Thane glances up at the ceiling, towards the hidden speaker which projects her voice. She is not able to physically manifest her orb of light within this room, it lacks the proper equipment, but she gets the sense that he appreciates this feature, though he would be too polite to say so, if asked. “Not at all, is something the matter?” He keeps his hands folded about the warm cup of tea upon the table as she speaks.
“It’s the commander.” His posture changes immediately, his hands pulling back from the mug, bracing upon the table as if ready to stand. If EDI had a human construct, human emotions, she wonders if she would fidget under such sudden, rapt attention. “Is she alright?”
“Physically, yes. Though I am...concerned. She has been at the galaxy map for nearly four hours now.” It’s possible his concern for her is based solely on duty, or perhaps fear that if something should happen to the commander, he would not be able to rescue his son. Regardless of his reasons, and without needing any more explanation, Thane stands, nodding once to her, to nothing, and steps out of the room.
EDI cannot help but wonder at his quick willingness to help. She has observed his conversations with the commander in life support, and has always been intrigued by the openness in which he speaks with Shepard. They’ve spoken extensively of his culture, his religion, the training of his early childhood, and recently they’ve edged into a more personal territory, his deceased wife, his lost son. Perhaps he feels a kinship to her now, a friendship. She hopes that it is enough.
The ship trembles, very lightly, as Shepard traverses outside the small solar system she had been mining, towards another. By the time Thane arrives at the combat information center, she has already entered the Lusarn system, and has begun sending probes off across the blue-purple surface of the planet Xetic, at the very outer edges of the solar system. The scanners find a rich deposit of Iridium and the fingers of her right hand twist, firing out a probe to mine them. If she notices Thane standing behind her, his hands held behind his back, she does not show it.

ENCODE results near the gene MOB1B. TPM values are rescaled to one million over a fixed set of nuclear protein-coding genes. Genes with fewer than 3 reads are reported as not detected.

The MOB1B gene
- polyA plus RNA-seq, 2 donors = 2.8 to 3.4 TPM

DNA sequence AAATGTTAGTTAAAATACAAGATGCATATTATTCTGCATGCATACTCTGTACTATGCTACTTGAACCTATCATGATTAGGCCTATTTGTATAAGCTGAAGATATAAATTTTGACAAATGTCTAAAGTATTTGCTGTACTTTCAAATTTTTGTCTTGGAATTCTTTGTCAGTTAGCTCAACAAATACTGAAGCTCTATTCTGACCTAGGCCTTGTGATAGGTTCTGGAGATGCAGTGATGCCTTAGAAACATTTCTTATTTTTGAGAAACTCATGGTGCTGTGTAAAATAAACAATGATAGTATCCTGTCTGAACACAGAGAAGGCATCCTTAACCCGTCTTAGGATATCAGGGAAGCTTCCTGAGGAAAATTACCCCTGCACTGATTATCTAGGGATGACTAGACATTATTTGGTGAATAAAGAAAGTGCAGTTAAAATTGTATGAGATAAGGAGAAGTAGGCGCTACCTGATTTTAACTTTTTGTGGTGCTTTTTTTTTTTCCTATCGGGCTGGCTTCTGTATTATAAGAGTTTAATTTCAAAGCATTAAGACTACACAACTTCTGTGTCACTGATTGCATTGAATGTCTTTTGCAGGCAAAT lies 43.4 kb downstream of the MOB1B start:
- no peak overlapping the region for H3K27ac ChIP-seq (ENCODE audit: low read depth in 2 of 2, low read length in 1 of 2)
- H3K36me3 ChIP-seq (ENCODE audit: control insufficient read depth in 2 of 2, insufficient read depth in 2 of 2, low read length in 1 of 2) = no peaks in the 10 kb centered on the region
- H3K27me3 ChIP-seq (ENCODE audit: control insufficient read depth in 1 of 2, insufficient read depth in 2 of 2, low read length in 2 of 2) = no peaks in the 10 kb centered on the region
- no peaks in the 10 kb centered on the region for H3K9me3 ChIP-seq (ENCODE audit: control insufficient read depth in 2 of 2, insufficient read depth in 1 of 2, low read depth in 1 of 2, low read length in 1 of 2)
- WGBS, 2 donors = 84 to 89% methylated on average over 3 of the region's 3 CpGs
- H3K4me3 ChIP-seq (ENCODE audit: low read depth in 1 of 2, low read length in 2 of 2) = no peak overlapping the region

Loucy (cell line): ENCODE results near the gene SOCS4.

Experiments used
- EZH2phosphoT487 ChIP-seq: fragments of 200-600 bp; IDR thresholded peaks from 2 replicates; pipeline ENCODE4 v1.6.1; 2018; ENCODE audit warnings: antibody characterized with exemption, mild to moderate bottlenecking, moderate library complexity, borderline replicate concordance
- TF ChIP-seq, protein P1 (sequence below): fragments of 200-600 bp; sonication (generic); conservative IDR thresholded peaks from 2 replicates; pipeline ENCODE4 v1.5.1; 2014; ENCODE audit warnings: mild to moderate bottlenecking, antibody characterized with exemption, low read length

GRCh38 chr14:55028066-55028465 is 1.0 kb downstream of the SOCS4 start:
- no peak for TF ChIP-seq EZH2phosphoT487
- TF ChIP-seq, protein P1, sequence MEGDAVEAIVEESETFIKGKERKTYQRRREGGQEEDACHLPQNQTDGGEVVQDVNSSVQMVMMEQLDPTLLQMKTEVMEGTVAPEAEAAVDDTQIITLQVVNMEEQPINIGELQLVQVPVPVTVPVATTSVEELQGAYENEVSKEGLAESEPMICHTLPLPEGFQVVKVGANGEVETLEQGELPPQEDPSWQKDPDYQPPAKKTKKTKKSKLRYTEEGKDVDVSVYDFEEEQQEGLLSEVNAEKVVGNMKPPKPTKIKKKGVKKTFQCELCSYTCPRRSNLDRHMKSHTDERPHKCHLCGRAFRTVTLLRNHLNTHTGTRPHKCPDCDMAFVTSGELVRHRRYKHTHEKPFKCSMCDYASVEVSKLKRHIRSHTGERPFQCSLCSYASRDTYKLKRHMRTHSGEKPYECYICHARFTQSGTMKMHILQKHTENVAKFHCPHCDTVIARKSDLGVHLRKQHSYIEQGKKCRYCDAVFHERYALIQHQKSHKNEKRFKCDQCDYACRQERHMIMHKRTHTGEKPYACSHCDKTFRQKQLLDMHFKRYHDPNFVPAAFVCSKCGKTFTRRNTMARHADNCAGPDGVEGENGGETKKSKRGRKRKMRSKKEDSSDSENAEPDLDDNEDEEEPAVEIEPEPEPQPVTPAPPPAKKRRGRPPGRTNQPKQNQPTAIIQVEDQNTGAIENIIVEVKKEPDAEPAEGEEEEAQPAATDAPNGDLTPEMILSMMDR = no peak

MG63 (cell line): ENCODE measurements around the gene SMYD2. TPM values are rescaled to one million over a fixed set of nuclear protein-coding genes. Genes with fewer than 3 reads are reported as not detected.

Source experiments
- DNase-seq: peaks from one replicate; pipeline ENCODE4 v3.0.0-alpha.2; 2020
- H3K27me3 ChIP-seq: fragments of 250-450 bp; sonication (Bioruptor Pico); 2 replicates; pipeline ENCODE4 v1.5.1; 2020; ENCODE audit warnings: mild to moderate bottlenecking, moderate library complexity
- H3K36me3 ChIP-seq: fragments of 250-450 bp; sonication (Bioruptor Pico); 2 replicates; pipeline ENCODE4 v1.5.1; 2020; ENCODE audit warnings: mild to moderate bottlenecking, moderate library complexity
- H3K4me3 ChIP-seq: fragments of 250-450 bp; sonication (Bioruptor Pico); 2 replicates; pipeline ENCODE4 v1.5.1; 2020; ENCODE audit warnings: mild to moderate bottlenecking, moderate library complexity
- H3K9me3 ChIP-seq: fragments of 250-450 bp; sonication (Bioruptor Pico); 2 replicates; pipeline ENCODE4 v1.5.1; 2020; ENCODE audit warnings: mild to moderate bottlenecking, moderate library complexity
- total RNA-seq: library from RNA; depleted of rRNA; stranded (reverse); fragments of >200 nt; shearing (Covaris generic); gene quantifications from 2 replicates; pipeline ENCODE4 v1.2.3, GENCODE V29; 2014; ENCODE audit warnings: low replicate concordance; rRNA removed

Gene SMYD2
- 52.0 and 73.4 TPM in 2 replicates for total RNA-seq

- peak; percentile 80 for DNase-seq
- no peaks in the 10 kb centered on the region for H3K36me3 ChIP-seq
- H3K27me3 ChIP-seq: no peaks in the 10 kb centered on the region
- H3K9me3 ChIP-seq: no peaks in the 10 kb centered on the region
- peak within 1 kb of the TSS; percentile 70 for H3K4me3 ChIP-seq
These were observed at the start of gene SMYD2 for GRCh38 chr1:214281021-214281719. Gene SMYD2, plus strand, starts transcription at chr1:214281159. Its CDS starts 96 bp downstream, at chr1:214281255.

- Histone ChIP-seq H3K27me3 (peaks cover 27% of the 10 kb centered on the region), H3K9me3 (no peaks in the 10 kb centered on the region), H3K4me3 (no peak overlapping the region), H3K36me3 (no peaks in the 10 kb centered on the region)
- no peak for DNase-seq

The scanner hums loud in the quiet, the sound unbroken by Thane’s deep voice as he speaks. “Good evening Shepard.” Another probe fires, and EDI resists the urge to silence the recording of her voice, announcing the departure. Shepard doesn’t turn, but she sits up a little straighter, twisting her fingers to turn the view of the planet. “Evening Thane. I’m surprised you’re up this late.”
He takes a single step closer, his posture the picture of nonchalance, and EDI wonders if Shepard could tell such a thing. She has found in various human literatures that many speak of sensing a sort of ‘aura’, a feeling or presence of another person’s will. “I share the sentiment. May I join you?”
There’s a slight shrug of her shoulders that gives her acquiescence. “Knock yourself out.” The scanner hums louder, the graph spiking with a deposit of Palladium that Shepard passes over as Thane comes to sit beside her, mirroring her posture. “What brings you up here, Thane?” There is a hint of suspicion in her voice that EDI detects, and she nearly speaks to admit what she has done, but she isn’t given the chance. Thane is faster.
“Would you believe me if I said I was feeling restless?”
Shepard’s laugh is little more than a huff of breath as she sends off another probe. “I’m surprised you can even get bored, being able to replay all your memories in perfect detail.” Thane inclines his head with a wry smile and EDI wonders if Shepard can see it, if she’s even looking, as encroached as she is with her current task.